The Health Reform legislation should and could address many of these problems of insurance company/physician relations at the same time as they address the insurance company/patient difficulties. Here is a small set of measures that could be easily entered into the current legislative proposals that would increase simplicity and decrease overhead on all sides.

• Eligibility determination. When a patient makes an appointment, the physician’s office needs to know if the insurance coverage is current in order to know how to deal with the patient. At present, the insurance companies maintain websites with lists of eligible patients that the offices can access, but which is sometimes out of date, and which often does not detail all the specifics of each policy. A physician office thus has to access the site for each patient appointment and guess at some coverage issues. If the website indicates incorre tly that the patient is eligible, the physician’s claims are rejected because the website data was not accurate. Solution – legislation should mandate that insurance companies maintain eligibility data in a standard format, and that software be supplied to physicians’ offices so that all the offices need do is submit name and birth date, and all relevant data will appear instantly. The insurance companies should be required to honor physician’s claims if their website data was inaccurate. This provision could be called instant verification of patient eligibility.

• Payment standardization. Physicians are required to submit bills according to strict rules of CPT coding. Yet insurance companies are free to ignore some billings, saying that they regard these services as “covered” by other codes perhaps, or just saying that they simply choose not to pay those codes. Insurance companies should be required to respect all official CPT codes and policies that an office bills.

• Prevention of false billing. Physician offices are not pristine; over-billing does occur, and it can be difficult for an insurance company to detect. Currently, the insurance companies frequently demand to see copies of encounter notes before paying bills, and frequently down-code visits presumptively. The result is a never-ending exchange of data, denial and defense, delay and consequent overhead escalation. As a remedy, insurance companies should be allowed to request encounter data on 2% of an office’s billings per year, and to pursue cases of over-billing only if this sample provides evidence of persistent errors.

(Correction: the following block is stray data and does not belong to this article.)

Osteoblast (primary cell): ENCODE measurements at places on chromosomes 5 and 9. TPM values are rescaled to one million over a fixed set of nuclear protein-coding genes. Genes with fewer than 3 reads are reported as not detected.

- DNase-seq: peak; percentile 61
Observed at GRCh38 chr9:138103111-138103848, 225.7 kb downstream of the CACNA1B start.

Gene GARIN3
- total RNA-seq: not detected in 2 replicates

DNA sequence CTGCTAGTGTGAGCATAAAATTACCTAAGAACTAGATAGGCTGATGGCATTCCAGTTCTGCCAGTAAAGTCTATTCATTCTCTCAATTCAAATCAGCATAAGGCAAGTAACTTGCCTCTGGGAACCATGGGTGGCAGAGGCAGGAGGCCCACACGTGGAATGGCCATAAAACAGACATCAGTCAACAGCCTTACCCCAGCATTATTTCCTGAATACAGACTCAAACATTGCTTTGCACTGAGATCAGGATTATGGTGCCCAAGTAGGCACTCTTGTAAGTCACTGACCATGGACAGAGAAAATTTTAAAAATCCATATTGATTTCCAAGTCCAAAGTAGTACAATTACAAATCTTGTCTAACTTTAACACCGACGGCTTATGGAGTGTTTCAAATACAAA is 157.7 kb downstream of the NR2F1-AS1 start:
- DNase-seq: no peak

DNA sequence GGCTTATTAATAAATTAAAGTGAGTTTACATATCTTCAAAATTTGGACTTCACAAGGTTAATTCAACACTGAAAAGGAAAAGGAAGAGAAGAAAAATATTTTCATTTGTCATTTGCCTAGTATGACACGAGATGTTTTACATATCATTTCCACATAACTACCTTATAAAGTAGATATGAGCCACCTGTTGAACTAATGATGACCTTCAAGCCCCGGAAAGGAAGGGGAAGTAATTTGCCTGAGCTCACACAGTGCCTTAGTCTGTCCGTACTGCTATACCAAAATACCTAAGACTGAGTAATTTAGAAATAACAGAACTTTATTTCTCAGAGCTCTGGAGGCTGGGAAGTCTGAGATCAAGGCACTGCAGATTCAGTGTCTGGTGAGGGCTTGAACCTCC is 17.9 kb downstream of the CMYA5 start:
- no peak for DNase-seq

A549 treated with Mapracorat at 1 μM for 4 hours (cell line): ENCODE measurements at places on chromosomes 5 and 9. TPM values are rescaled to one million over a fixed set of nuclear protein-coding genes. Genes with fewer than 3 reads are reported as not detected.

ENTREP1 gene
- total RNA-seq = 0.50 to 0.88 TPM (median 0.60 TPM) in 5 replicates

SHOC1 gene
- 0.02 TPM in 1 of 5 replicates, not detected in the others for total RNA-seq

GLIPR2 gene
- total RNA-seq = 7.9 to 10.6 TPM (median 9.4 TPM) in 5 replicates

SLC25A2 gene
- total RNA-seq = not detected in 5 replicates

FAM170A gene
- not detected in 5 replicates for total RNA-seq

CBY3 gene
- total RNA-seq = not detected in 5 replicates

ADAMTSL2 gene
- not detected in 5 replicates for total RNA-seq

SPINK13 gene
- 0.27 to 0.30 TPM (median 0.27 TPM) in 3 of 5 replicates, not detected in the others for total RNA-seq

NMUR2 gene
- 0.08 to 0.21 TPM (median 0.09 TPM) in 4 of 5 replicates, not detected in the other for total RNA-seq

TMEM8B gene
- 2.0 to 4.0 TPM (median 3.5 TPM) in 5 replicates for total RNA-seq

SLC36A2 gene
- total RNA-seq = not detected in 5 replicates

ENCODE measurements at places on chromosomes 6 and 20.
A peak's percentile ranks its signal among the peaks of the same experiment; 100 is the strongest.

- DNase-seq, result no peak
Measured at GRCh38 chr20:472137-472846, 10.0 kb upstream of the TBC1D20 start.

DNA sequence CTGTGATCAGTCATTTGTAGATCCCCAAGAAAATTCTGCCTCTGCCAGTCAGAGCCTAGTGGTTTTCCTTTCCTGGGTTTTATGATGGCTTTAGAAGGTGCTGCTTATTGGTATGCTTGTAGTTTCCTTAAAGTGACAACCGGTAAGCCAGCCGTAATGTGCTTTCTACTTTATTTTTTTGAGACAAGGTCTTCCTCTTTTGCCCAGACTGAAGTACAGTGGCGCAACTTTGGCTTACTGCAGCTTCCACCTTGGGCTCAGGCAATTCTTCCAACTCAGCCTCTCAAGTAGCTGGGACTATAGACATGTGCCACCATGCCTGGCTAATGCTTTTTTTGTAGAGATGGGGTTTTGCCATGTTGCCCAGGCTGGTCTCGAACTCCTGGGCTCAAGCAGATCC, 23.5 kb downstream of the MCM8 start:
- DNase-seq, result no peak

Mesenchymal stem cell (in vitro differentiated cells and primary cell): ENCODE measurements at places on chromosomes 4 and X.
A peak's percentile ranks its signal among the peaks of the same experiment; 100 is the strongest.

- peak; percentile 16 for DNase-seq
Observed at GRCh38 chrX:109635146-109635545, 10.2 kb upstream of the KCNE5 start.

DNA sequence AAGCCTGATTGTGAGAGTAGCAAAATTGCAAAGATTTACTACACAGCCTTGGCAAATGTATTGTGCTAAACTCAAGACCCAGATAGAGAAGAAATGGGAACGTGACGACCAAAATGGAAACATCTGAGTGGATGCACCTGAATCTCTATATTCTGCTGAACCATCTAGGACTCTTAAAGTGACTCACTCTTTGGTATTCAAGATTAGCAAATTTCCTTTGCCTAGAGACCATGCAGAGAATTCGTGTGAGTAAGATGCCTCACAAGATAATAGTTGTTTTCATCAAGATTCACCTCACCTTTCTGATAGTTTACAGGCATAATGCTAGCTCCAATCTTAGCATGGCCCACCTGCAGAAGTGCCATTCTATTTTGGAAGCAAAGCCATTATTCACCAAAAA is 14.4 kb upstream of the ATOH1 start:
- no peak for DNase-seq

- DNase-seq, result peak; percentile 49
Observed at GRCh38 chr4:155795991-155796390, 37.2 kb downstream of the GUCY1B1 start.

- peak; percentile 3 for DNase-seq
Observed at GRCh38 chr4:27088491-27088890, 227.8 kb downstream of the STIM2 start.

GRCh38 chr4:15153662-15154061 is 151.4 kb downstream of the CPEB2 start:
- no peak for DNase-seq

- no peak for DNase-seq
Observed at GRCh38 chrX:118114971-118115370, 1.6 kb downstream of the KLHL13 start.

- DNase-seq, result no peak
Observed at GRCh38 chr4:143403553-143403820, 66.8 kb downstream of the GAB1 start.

• Standardization of code submission. Much of CPT coding regulations are straight-forward, but some are not. For instance, if an office does a screening test for postpartum depression, there is a standard CPT code to use, 96110. Some companies will accept the code as is, others require a modifier, and yet others require a different modifier. The physician’s office then has to remember which code goes to which payer, and when small errors are made, resubmit claims after a denial is made. Standard industry-wide policies for code submission should be established.

• Extension of timely filing. It is easy and common for insurance claims to be sent to the wrong address, because patients frequently change insurances, and many insurance companies have various addresses to submit claims to. Rectifying an incorrect address can take time, and when the bill finally arrives at the proper address, it is sometimes rejected for untimely filing. The insurance company should be required to pay the claim if proof can be produced that the claim was filed timely somewhere. In addition, the same requirement should hold if the original claim was somehow defective, even if sent to the proper address. A service properly rendered by the physician should be honored.

• Establishment of an administrative ombudsman. Disputes and misunderstandings are inevitable in the relationship between insurance companies and physicians. In addition, improvements will always be possible. Just as some proposed legislation will establish an ombudsman for the public, legislation should also establish an ombudsman for insurance company/provider relations. In addition to fielding complaints, the ombudsman could be a watchdog for this area, and recommend progressive steps to increase efficiency and fairness.